VARAYAMI Natuituba is 76 years old and lives in Saioko Village, Nakorotubu, Ra.
A coastal district, Nakorotubu is located in a region of rugged terrain, where public infrastructure is significantly less developed than the province's other 20 districts.
This absence of development is also true for the adjacent Nakorotubu makawa area, today known as the Navitilevu district.
From the Kings Rd, the 25-kilometre ride to Nakorotubu is a rough and bumpy one. Travellers have to overcome a hill so steep that the district's four villages are accessible only via four-wheel-drive vehicles.
There is no bus service. And no public transport means a villager needs at least $200 in carrier hire to venture into the township of Vaileka in Rakiraki.
Neighbouring Navitilevu has no roads linking the village to the main motorways so villagers have to travel by boat along the coast to Namuaimada, on the outskirts of Rakiraki's main business centre.
For 40 years, Mr Natuituba has struggled under such difficult circumstances and this hardship includes a four-kilometre walk to and from his farm, six days a week.
He says life in this region is characterised by a survival mentality where people make sure they plant adequate food, have access to water and thank God for the shelter over their head.
Over the years he has come to accept that Ra would routinely be ignored by governments and that public funds would continue to be disproportionately budgeted to favour the more privileged urbanites.
He believes the people of Ra are resilient and have learnt to live life, one day at a time. So if you asked him today about the September elections, he will say he would rather work with the cards the province has been dealt lately.
It is common knowledge that the province of Ra is an underserviced region. Identified as Fiji's poorest province in a recent World Bank report, Ra's problems are common to those found in all rural and remote settlements.
A two-week survey by The Fiji Times in 10 of the 21 districts in the province — including three of the most remote — found their needs to be very basic and as black and white as it has always has been.
Mainly an agricultural community, villagers feel the region has been marginalised for decades, never a focus of infrastructural developments from the powers that be, or have been.
They don't understand all of government's policies but they have lived long and seen enough to feel a disconnect with those who govern.
Most said they had been ignored and left out for a very long time. Over the years, village projects such as water and housing have mainly been possible through funds raised by the communities themselves, with some help from governments.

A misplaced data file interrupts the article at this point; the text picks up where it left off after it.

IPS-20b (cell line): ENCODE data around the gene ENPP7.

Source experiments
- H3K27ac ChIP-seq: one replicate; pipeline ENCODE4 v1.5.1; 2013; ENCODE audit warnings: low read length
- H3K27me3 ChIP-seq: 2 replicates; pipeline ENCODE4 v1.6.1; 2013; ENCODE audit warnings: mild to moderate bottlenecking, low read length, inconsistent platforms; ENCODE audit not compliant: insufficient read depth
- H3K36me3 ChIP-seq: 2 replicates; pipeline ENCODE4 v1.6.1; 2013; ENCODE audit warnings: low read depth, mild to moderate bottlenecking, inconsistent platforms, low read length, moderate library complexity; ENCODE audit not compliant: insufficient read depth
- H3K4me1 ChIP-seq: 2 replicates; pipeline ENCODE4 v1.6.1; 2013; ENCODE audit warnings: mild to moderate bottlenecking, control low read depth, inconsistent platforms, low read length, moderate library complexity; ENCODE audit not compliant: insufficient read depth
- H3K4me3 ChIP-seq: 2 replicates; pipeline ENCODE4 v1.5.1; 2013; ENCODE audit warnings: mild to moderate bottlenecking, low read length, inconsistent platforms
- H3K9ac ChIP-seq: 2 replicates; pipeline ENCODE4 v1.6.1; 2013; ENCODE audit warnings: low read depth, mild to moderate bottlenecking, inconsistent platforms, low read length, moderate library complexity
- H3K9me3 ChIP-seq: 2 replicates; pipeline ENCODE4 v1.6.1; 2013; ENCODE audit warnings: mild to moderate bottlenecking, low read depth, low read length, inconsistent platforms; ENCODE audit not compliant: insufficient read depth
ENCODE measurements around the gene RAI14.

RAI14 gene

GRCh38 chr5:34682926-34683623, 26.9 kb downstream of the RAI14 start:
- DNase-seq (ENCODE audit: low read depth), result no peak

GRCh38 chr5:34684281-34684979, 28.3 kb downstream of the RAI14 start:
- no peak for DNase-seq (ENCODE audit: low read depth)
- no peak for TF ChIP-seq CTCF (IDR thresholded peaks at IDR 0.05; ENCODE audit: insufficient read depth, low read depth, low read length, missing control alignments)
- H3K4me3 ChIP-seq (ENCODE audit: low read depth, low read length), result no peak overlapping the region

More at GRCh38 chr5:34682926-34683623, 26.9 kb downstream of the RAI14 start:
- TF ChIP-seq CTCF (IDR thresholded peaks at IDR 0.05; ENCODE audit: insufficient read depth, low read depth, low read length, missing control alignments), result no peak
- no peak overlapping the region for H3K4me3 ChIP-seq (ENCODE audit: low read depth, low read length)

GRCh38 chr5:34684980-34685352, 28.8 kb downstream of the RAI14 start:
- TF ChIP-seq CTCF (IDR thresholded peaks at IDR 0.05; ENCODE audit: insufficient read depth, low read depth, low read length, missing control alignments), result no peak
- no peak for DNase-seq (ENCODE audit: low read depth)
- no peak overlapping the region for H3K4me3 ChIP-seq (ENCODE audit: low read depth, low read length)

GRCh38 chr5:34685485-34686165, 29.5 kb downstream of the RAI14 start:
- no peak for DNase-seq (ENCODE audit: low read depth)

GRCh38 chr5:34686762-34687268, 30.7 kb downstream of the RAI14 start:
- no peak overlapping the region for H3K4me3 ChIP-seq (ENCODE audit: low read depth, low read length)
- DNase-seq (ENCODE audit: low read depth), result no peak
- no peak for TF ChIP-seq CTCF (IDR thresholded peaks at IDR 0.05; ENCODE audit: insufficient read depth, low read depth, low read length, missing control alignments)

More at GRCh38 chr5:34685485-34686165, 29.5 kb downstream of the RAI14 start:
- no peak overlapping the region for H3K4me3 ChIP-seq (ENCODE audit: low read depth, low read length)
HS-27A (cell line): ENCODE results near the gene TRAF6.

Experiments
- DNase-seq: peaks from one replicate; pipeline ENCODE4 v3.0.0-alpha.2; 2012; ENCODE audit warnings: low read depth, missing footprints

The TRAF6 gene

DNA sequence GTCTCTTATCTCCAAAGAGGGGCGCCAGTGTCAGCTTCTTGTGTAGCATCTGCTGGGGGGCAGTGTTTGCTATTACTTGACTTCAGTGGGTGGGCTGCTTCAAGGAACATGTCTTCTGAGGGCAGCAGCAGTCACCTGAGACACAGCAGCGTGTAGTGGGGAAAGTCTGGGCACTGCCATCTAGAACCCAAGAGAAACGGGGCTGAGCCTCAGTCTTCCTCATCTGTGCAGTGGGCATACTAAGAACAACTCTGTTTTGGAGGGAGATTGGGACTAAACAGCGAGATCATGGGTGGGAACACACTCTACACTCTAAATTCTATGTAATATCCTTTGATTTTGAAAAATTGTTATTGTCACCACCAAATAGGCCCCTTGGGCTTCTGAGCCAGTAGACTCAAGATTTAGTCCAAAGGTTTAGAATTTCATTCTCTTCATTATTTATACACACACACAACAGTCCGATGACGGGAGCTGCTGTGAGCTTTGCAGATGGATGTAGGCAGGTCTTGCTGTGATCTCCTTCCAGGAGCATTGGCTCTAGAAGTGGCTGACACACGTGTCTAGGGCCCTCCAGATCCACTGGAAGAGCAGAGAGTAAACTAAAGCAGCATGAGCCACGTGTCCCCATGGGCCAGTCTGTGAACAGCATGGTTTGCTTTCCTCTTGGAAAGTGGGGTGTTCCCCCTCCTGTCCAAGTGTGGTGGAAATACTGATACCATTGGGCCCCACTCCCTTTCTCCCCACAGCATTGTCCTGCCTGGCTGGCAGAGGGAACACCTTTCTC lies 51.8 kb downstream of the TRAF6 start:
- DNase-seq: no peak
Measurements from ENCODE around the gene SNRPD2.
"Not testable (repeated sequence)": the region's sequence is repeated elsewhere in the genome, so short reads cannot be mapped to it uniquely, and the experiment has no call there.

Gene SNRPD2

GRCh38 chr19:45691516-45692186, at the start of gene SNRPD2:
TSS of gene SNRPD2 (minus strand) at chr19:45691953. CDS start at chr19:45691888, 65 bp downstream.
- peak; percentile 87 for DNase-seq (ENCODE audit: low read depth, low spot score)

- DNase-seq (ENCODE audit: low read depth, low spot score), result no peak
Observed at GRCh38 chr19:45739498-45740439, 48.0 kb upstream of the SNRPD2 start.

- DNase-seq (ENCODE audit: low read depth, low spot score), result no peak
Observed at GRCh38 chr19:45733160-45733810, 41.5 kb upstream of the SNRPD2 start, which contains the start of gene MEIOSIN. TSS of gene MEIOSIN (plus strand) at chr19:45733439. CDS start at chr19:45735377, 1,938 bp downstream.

They also feel there is insufficient appreciation for the generations of hard work on farms and the years of struggle transporting produce to feed the urban markets.
Several districts and villages reported that years of pleading for proper roads, access to clean drinking water, schools, and electricity fell on deaf ears. Until recently.
GRATEFUL FOR THE LITTLE THINGS
Those interviewed identified the building of proper main roads and farm roads as one of the most important issues they want addressed. They believe proper roads are a critical link for progress and will connect the region to growth, employment, education and healthcare.
And it is for these very reasons that villagers such as Natuituba are thankful for the cards they have been dealt lately.
These cards include the upgrading and continuous maintenance of roads, provision of free education, distribution of free seedlings, and the installation of an ice-plant at Namarai.
There's also the much-needed and long-awaited new farm roads in the Nasau district.
In the Lawaki District, the new $50,000 Nakorovou bridge along Nalawa Rd has brought relief to farmers from five villages. For generations, villagers from Nakorovou, Namara, Tulanuku, Nawaruku and Sowanivou used bamboo rafts, horses and cow-driven carriages to carry sacks of cassava across the river. On some days farmers had no choice but to swim with their produce across the Lawaki River.
Some districts still don't have the many things they were promised by the Bainimarama government, but they are "grateful for the little things".
MAN OF THE MOMENT
"It might not seem like much to people on the outside and what the Bainimarama government has spent might be a very small percentage of their overall budget — but at least he has thought of us and given us something," said Samuela Sorova, 54, of Delaiyadua Village.
"This is the most attention we have received from any government ever. This gives us hope that next time around we will get more. So for now, he is our man."
Villagers also weighed in heavily on Prime Minister Rear Admiral (Ret) Voreqe Bainimarama's visits.
"Bainimarama is the first prime minister to set foot on our village," Mr Sorova said.
Delaiyadua Village is one of four villages located in Bureiwai, the furthest district in the province.
His appeal stems from his "effort" to listen to rural citizens.
"We will vote for him because he has brought developments compared to past governments.
"He has also given his support for the construction of a new high school in the Nakorotubu area."
"He also assisted through the maintenance of the main Nakorotubu road which enabled the bus service in our village from the Tailevu end."
At Nakorovou Village in the district of Mataso, 64-year-old Iliesa Tui reported that they were in dire need of a new bridge because farmers and students were affected every time it rained heavily.
However, the bridge issue was not an issue, as much as the provision of free seedlings.
"But we support Bainimarama to be the PM because farmers are getting free seedlings, something we never got in the past years." years."